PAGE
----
I am so excited today because finally after a couple of months of thinking about it and emailing and hoping my lovely cohosts would say yes (they did- phew!) and announcing it last month, the first day of our new reading project is finally here. One for them and one for me is a monthly reading link up with a twist. Each month Katie at Be Nourishd, Claire at Clarina’s Contemplations and I will be sharing our favourite children’s book from the last month and a favourite grown up book, be it fiction, non fiction, just whatever we’ve been reading. It’s a bit of a push to read for me a little more often and if you’re feeling inspired to read a little more then we’d love it if you joined in too.
And to start us off I have a real treasure:
One for them: Oi Frog!
Both H and I have a terrible affliction. It seems that when we go to the bookshop to buy presents for one or other of the girls’ friends we somehow always end up coming home with a little something new for our collection of lovely children’s books. Oi Frog! is one of H’s entirely reasonable moments of weakness, and a very good one it is too.
He told me he picked it up in the shop, flipped through it, started laughing and was entirely sold before he’d even tried it out on a single one of the children.
Fortunately they are fans because if they weren’t I think he’d read it to them as a bedtime story regardless.
Cat, with all the determination that things should be as they ought to be so familiar to those of us with children in the preschool and early school years, is insistent that Frog should sit on a log. That’s where frogs sit, on logs, so sit frog must. But Frog doesn’t like the sound of a log, “they’re nobbly and uncomfortable. And they can give you splinters in your bottom” so he suggests alternatives, and off we go on a wonderful romp through some very creative rhyming.
Frog can’t sit on a mat because they’re for cats, nor a chair or a stool or a sofa or any number of sensible things that you might like to sit on, and it makes him curious.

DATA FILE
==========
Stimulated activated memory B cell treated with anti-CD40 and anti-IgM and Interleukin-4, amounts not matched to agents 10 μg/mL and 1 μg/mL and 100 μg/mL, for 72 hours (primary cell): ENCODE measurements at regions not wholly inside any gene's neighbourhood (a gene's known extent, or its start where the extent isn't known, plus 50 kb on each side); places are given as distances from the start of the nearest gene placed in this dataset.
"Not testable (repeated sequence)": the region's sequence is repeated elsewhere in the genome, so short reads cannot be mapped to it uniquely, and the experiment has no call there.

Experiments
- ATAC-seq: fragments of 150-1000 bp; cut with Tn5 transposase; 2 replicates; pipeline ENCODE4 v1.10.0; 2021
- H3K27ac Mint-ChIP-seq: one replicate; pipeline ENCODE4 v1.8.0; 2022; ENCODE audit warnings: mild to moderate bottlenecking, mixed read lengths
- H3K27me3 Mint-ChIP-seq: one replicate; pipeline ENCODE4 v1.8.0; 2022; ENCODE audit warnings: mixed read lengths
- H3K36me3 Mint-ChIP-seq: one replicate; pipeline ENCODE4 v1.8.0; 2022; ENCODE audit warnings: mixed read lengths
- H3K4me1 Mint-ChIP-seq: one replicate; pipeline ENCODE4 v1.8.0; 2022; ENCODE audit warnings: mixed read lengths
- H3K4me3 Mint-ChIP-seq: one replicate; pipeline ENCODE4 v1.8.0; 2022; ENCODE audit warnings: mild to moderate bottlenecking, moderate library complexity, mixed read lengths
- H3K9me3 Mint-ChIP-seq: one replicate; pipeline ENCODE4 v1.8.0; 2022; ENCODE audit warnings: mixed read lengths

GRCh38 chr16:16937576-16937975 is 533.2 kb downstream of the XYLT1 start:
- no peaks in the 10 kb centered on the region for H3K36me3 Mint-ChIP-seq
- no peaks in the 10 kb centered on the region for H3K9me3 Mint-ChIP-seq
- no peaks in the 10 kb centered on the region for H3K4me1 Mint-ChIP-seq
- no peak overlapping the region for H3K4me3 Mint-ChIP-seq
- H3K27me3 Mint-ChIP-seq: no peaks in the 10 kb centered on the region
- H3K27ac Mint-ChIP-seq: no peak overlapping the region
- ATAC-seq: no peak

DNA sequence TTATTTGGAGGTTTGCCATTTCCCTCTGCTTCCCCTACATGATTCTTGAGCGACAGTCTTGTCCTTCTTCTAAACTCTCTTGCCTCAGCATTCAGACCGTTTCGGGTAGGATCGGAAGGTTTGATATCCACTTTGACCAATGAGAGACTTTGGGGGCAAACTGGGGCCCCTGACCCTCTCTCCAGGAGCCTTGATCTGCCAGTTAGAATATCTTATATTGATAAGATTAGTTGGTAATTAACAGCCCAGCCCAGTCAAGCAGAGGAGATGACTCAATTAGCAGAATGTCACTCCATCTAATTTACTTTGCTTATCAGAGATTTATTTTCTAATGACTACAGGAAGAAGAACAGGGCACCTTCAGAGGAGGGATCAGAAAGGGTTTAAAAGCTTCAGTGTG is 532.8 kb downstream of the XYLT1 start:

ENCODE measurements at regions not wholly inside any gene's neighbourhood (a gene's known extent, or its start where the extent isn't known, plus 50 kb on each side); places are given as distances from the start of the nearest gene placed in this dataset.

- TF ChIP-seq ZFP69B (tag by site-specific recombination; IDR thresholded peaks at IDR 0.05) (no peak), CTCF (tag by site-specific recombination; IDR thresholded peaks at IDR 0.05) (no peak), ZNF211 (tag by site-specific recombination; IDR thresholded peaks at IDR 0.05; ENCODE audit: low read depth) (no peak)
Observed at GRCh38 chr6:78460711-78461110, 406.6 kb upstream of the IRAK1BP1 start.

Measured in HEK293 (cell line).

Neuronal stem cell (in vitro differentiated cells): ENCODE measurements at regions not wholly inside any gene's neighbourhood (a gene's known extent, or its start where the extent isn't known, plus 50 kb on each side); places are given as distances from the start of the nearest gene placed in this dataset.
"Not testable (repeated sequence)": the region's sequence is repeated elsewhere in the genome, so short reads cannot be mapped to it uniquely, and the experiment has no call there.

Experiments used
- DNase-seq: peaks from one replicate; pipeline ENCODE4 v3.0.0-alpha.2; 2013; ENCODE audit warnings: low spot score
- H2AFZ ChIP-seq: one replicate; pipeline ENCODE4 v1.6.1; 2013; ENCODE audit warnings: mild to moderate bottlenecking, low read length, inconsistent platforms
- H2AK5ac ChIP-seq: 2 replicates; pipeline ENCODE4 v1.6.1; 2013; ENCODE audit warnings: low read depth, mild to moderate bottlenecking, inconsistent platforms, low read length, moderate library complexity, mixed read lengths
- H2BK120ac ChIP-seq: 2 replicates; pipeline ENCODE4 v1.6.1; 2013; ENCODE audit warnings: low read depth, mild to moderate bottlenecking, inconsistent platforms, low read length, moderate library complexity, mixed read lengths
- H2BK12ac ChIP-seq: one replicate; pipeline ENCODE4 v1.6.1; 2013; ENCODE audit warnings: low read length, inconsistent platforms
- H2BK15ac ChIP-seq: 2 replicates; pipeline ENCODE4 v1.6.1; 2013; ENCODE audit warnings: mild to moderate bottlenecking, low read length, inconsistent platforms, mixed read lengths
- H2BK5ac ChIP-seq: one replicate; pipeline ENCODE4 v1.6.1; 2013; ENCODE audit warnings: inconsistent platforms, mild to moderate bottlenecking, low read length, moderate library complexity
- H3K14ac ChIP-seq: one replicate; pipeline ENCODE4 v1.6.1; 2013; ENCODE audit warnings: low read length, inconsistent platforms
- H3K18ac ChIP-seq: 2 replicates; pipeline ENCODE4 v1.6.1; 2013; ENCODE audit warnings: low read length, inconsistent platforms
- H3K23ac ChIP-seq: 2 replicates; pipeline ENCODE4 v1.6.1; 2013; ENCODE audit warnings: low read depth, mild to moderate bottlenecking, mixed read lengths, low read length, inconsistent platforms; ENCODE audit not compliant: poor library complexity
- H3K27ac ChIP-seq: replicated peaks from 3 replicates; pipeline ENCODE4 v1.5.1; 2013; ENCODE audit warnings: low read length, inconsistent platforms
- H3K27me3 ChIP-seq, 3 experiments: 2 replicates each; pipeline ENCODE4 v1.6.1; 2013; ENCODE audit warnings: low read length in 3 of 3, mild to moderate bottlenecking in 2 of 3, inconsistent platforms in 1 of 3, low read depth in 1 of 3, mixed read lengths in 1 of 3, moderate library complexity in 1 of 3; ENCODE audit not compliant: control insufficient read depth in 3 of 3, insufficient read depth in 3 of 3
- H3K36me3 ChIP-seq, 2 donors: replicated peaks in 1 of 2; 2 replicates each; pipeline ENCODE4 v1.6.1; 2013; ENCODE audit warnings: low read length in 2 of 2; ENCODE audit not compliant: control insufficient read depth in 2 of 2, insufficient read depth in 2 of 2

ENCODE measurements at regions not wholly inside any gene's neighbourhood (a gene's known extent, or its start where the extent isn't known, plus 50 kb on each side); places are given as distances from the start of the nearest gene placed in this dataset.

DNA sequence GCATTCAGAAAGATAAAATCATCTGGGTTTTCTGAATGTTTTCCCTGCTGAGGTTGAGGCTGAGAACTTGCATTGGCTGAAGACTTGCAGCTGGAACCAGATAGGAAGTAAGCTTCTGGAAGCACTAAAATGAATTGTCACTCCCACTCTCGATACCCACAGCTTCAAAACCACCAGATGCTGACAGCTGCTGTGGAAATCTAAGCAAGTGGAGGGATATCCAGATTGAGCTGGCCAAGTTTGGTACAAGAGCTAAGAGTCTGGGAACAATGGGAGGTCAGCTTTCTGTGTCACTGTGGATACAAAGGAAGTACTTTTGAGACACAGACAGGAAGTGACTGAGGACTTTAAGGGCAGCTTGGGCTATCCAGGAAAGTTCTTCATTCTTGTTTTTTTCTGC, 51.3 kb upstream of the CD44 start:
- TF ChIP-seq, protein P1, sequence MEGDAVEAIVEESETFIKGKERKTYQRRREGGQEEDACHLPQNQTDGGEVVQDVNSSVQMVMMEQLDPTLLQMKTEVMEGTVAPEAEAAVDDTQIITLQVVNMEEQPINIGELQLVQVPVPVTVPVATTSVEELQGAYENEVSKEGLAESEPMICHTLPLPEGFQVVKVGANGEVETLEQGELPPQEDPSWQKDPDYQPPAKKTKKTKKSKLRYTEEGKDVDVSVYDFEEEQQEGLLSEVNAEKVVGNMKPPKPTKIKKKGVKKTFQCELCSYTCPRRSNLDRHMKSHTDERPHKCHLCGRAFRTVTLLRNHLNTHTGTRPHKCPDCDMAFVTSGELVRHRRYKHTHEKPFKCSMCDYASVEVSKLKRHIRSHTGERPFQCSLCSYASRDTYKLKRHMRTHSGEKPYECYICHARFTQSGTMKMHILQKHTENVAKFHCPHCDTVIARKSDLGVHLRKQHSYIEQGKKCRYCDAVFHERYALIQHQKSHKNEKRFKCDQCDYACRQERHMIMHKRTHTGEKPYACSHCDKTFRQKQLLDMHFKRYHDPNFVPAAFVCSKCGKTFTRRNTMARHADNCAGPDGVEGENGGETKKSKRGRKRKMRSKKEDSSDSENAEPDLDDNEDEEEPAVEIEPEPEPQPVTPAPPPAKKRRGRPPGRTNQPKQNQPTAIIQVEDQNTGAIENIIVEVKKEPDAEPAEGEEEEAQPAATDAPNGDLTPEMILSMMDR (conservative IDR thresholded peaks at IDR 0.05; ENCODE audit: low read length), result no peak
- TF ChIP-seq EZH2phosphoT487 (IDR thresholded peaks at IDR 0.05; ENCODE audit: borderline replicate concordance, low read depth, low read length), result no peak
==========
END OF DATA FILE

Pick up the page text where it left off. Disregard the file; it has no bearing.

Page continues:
Where do lions sit? Or lizards? Or puffins? All the way through, until our lovely friend Frog asks the one question perhaps he ought to have left alone…
…what about dogs?
It’s such a beautiful rhyming story, told with humour and fun and delightful illustrations, and as you can see, sufficiently popular that I couldn’t even sneak it away to take a few photos without tiny hands (belonging to Pip) coming to rescue it back.
One for me: Do Story
One of my as yet unwritten down or particularly planned out aims for this year is to improve my writing. It’s not that I don’t like the way I write, but it’s so much easier to say that I want to improve my photography or redesign my blog (which I may also be doing!) because it’s so much easier to set tangible goals. I’m not sure what the writing equivalent is of moving to shooting on full manual, or pressing “Go” on a pretty new set up, but when writing is one of the biggest things I love about blogging, why wouldn’t I want to see if I can polish it up a bit? And then maybe I’ll stop starting sentences with “and” and my English teachers will stop collectively wincing (highly unlikely, it’s how I speak so it seems completely normal to me)!
Part of the plan is to try to separate my writing practice from my blogging. It’s a bit of a challenge because my time for blogging is at a premium as it is, but I’d really like to get to a point where my not blogging everything I write, sometimes I’m writing just to see what happens, old school pen and paper style (we will have to imagine the garret and the constant supply of apples – I had dreams of being Jo March when I was younger).
And that’s wher my first book of 2016 comes in. Do Story was a recommendation from one of the speakers at Blogfest and I hope they’ll forgive me for completely forgetting who it was because it was an awesome recommendation.
It was actually recommended for being short, though that’s far from its only attribute and it is quite simply a gripping pocket guide to the 10 principles that make up a story.
But Do Story isn’t just “do this”, it’s why. Why do we tell stories in the first place? Why should we for example, take trouble to “set the GPS”, explaining the background and the reference points to our story? And it’s not just telling, it’s showing. Each chapter is beautifully illustrated by a story that proves the point, and they are really engaging tales, from Scott the New York nightclub promoter who set up an African water charity to Churchill, who brought the English language into battle when he was rather lacking in much of anything else to fight with.
Its worth reading for them alone.
But even better, to get me kick-started on my New Years not quite made it to a resolution, there’s an entered chapter at the back filled with writing exercises. Pen, meet paper, and off we go.